Dream Chaser, Sierra Space ‘s First Spaceplane


Sierra Space has achieved a historic milestone with the completion of its first Dream Chaser spacecraft. The Colorado-based company announced that the construction of its first Dream Chaser vehicle, named Tenacity, is complete. The spacecraft will be shipped to NASA‘s Neil Armstrong Test Facility for environmental testing in the coming weeks.

Contract with NASA

“Today we have reached a milestone in both our company’s journey and the future of our industry. A milestone that has taken years of work” said Sierra Space CEO Tom Vice in a statement (ref.) on Thursday. “Dream Chaser is not just a product, it is a testament to the human spirit, determination, and the relentless pursuit of what lies beyond”.

Sierra Space holds a contract with NASA to launch robotic resupply missions to the International Space Station (ISS) with Dream Chaser. Tenacity will be the company’s first spacecraft to fly to the orbital laboratory. The vehicle could be launched on a test flight to the station as early as April 2024.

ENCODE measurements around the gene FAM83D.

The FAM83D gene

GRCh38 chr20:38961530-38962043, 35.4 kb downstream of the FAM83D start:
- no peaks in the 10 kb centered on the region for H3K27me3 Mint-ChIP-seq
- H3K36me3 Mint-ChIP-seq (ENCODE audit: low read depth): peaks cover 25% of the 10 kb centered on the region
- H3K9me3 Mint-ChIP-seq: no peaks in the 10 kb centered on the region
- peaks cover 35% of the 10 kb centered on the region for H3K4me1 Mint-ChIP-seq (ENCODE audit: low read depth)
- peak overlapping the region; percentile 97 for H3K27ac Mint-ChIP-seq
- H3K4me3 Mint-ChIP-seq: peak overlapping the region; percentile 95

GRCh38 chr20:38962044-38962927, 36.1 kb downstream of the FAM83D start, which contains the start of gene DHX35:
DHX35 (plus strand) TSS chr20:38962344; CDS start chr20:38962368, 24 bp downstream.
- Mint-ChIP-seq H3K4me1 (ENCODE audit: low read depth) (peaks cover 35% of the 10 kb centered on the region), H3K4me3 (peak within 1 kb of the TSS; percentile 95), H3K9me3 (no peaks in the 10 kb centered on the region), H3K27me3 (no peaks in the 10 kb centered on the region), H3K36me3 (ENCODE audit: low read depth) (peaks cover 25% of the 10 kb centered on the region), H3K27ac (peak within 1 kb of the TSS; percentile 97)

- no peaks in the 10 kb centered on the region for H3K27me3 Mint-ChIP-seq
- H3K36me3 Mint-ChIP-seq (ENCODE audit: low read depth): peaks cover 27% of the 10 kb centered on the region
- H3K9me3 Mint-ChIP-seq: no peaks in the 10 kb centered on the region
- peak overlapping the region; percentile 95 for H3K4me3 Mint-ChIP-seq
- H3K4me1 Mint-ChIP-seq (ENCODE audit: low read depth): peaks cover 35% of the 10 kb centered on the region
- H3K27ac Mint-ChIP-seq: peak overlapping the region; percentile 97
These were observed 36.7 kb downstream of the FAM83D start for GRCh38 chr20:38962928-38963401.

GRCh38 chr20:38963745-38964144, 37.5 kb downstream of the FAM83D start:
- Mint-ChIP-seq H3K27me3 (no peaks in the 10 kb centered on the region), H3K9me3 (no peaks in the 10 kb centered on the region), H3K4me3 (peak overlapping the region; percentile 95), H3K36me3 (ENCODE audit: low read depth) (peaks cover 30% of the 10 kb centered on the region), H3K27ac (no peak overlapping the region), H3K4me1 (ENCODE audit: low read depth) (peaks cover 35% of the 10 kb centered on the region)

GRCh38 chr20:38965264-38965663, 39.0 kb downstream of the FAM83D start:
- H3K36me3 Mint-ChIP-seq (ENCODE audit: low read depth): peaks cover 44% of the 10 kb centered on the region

Mission will lift off from NASA’s Kennedy Space Center (KSC) aboard the new United Launch Alliance Vulcan Centaur rocket. The landing will take place at NASA’s historic Shuttle Landing Facility, which is part of the KSC.

Tenacity’s Features

According to Sierra Space, the design of the Dream Chaser is a mix of aesthetics, functionality, and above all, resilience. The craft must withstand reentry temperatures exceeding 1,650°C while remaining cool to the touch just minutes after landing.

Company also claims that Dream Chaser’s autonomous flight system is designed for a minimum of 15 space missions. The vehicle’s sustainable propulsion and oxidizer fuel system are expected to help mitigate the environmental cost of its operations.

Tenacity’s initial run will include seven cargo missions to the ISS. Like SpaceX‘s Dragon capsule, Dream Chaser can return experiments and other hardware to Earth from the orbital laboratory. The other two freighters currently in operation, Northrop Grumman‘s Cygnus and Russia’s Progress, cannot do this. They burn up upon reentry into the Earth’s atmosphere.”

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